Kim Benjamin
Sep 28, 2015

Brands pour money into food safety

As brands get called out for food that doesn’t make the grade, firms in Asia must improve processes to win confidence.

Safety woes: Supply-chain issues drew McDonald’s heat in China, prompting a local-sourcing policy in India
Safety woes: Supply-chain issues drew McDonald’s heat in China, prompting a local-sourcing policy in India

Food safety has rarely been out of the headlines in the last year across Asia, but for all the wrong reasons. Nestlé-owned Maggi came under fire in India earlier this year after regulators found packets of its noodles contained excess amounts of lead. Fast-food chains such as McDonald’s and Yum Brands were also the subject of food-safety concerns in 2014 in China, having taken deliveries from a supplier using tainted meat. 

In the midst of these food crises, brands are working harder than ever to address safety concerns and earn back consumer confidence. For McDonald’s India, local sourcing is now key to establishing ongoing food safety. 

“Today, over 98 per cent of our products are locally sourced,” says Kedar Teny, director, marketing and digital at McDonald’s India (West and South). “Through local sourcing, we have been able to significantly cut down operational wastage, and maintain the freshness and nutritional value of raw and processed food products.”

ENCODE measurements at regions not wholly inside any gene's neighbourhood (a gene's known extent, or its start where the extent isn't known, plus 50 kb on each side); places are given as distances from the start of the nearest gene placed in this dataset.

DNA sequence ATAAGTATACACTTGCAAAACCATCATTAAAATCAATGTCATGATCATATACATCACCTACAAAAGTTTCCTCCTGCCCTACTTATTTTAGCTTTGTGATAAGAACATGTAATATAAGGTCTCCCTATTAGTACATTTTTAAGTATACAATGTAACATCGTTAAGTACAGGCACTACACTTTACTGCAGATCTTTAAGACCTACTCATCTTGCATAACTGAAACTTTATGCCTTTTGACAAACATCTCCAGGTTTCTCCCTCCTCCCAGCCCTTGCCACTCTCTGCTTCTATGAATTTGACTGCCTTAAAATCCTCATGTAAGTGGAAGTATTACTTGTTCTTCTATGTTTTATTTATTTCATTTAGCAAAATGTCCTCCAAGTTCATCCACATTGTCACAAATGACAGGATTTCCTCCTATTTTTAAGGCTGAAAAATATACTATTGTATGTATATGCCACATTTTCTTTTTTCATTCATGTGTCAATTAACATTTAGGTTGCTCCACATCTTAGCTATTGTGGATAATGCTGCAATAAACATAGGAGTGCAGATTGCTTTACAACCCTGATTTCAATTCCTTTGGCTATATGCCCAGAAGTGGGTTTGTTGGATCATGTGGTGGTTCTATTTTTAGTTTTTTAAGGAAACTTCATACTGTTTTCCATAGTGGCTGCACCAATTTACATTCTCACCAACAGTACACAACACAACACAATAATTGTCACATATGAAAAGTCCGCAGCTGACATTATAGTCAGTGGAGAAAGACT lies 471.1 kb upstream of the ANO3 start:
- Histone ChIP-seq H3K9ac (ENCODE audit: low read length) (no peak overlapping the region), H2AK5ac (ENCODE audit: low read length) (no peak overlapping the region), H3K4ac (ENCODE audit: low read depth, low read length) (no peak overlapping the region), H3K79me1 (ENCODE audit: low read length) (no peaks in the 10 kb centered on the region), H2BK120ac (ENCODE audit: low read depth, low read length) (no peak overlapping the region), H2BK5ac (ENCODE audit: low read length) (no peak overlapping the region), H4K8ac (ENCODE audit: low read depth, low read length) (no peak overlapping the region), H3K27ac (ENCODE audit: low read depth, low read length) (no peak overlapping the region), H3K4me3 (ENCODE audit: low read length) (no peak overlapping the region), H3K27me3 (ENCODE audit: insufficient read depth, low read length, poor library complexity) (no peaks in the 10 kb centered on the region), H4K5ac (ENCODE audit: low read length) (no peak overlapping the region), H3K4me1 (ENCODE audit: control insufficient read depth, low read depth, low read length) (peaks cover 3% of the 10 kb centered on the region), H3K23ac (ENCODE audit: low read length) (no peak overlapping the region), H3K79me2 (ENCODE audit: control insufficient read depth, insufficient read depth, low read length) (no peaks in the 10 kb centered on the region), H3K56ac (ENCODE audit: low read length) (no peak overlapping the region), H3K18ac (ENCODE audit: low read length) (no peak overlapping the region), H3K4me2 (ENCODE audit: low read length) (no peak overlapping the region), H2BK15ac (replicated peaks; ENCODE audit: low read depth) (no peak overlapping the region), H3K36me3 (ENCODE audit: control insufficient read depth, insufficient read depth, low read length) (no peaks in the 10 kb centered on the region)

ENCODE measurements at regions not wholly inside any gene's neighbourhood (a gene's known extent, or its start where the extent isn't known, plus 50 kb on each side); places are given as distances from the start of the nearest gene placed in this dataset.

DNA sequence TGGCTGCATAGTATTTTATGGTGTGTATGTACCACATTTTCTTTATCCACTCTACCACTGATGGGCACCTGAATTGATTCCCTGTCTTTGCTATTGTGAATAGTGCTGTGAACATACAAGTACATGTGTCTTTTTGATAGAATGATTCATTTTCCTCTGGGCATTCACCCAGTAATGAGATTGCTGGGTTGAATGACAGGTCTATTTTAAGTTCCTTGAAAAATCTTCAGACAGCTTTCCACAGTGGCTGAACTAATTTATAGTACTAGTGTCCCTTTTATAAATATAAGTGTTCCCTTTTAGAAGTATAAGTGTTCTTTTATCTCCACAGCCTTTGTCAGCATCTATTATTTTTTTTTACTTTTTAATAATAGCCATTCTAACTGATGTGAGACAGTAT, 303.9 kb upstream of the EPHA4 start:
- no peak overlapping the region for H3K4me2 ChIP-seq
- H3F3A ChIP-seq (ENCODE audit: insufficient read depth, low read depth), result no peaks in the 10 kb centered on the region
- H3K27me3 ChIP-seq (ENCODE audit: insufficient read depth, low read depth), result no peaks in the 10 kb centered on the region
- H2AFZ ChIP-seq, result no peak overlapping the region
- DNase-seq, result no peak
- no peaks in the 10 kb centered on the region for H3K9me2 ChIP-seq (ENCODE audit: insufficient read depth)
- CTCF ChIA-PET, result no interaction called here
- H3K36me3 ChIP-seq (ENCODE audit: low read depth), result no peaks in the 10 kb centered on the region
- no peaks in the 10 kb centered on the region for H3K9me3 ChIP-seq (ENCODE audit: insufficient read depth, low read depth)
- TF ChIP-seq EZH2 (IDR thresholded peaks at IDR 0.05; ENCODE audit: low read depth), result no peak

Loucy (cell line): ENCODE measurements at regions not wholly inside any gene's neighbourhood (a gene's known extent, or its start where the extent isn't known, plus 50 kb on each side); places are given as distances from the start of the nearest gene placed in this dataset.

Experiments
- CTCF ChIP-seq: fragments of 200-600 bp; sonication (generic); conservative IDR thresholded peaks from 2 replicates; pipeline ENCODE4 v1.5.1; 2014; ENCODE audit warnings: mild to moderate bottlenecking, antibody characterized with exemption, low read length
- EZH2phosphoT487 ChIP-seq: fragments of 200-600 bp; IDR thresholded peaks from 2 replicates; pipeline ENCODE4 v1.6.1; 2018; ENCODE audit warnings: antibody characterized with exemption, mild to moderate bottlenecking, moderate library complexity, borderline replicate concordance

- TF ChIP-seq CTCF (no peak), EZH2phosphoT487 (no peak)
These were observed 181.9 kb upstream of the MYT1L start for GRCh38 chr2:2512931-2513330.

Teny adds that the brand is investing to ensure its food is safe for its customers and that there are stringent quality procedures at every stage.

This means 72 daily safety checks at all kitchens and around 25,920 safety checks and procedures annually, with special care taken to ensure consistent food quality standards. “We will continue advertising our products, while conforming to the highest quality,” he says. 

Ambrish Chaudhry, regional strategy director, South and Southeast Asia at Brand Union, says that brands like McDonald’s are bringing what’s usually tucked away in the background into the forefront.